Historicity of Flood and Babel?
[FONT=times new roman][FONT=arial]I do see two principles in operation in fallen man:
Anti-Baptismal Disposition: man has little regard for Divine Truth, nor for Divine Law
Anti-Marital Disposition toward God: man turns from seeking union and embrace of God as Spouse in Covenant to a mocking counterfeit: the Whore, united, but in perverse ambition for purely brute materialistic pursuits.
I am arguing man embraces these two principles in punctuated succession, each requiring Divine chastisement to frustrate, hence, something Flood, and Confounding at Babel, something like it, not necessarily literal.
The Catechism does not seem to demand this is so, but seems to suggest some Divine Involvement, and not merely a natural explanation for man's ultimate division into nations
Christ seems to call forth these two principles in the mini parable:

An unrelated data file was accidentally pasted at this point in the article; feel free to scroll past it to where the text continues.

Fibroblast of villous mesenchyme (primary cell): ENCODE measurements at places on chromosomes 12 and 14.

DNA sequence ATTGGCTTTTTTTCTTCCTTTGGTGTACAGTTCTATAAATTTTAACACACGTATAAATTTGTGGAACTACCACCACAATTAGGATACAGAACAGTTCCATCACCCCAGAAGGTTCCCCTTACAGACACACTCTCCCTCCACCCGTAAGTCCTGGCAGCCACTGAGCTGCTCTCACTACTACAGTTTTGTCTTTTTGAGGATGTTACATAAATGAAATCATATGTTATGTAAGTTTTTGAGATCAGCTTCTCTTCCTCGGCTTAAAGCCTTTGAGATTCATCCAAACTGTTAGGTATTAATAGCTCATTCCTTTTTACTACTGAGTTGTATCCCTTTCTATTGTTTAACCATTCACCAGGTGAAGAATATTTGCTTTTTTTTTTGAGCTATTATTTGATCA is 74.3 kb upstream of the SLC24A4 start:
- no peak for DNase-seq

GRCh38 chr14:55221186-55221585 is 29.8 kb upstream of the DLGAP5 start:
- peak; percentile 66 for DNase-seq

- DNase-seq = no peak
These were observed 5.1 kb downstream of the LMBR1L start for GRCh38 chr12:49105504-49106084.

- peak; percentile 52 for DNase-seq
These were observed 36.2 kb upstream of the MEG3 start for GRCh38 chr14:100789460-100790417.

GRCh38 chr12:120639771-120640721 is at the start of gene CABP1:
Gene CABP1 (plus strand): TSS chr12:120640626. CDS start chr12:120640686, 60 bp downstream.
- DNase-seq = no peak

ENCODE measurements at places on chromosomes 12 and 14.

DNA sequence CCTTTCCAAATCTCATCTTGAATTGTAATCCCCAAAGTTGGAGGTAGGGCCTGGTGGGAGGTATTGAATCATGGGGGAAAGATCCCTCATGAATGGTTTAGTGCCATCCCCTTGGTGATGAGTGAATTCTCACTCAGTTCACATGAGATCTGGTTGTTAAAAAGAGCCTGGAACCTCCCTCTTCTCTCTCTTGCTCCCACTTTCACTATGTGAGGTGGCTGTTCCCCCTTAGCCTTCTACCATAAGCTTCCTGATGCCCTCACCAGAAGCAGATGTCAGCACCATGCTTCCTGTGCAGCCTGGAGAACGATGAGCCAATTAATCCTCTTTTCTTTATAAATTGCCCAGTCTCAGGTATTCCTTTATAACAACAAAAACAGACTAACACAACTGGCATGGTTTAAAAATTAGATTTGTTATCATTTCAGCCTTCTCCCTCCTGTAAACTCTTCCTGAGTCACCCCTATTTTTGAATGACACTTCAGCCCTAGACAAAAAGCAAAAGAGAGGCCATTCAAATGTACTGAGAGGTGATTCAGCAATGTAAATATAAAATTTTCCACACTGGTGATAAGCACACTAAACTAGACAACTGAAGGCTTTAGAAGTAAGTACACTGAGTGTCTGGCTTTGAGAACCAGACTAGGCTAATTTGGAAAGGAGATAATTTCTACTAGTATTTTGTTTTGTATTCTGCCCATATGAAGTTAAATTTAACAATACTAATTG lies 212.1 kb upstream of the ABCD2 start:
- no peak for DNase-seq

if you build a tower, make you sure have what it takes
If you have 10,000, can you defeat 20,000
man, in one fallen sense, does not love his neighbor and harms him, the violation of the decalogue, ultimately war
man, in another fallen sense, throws down the weapons, fuses nations and builds a tower, but it is a fragile peace, purely selfishly motivated.
can these differing aspects of the fallen nature be fused and gelled and explained in antiquity so that there are not positively miraculous, but punctuated, successive corrective responses from God to these principles?
as far as I can see, this is like asking, derivatively, can a child survive growing up without any discipline, whether to wrong doing, or to restrain recreation?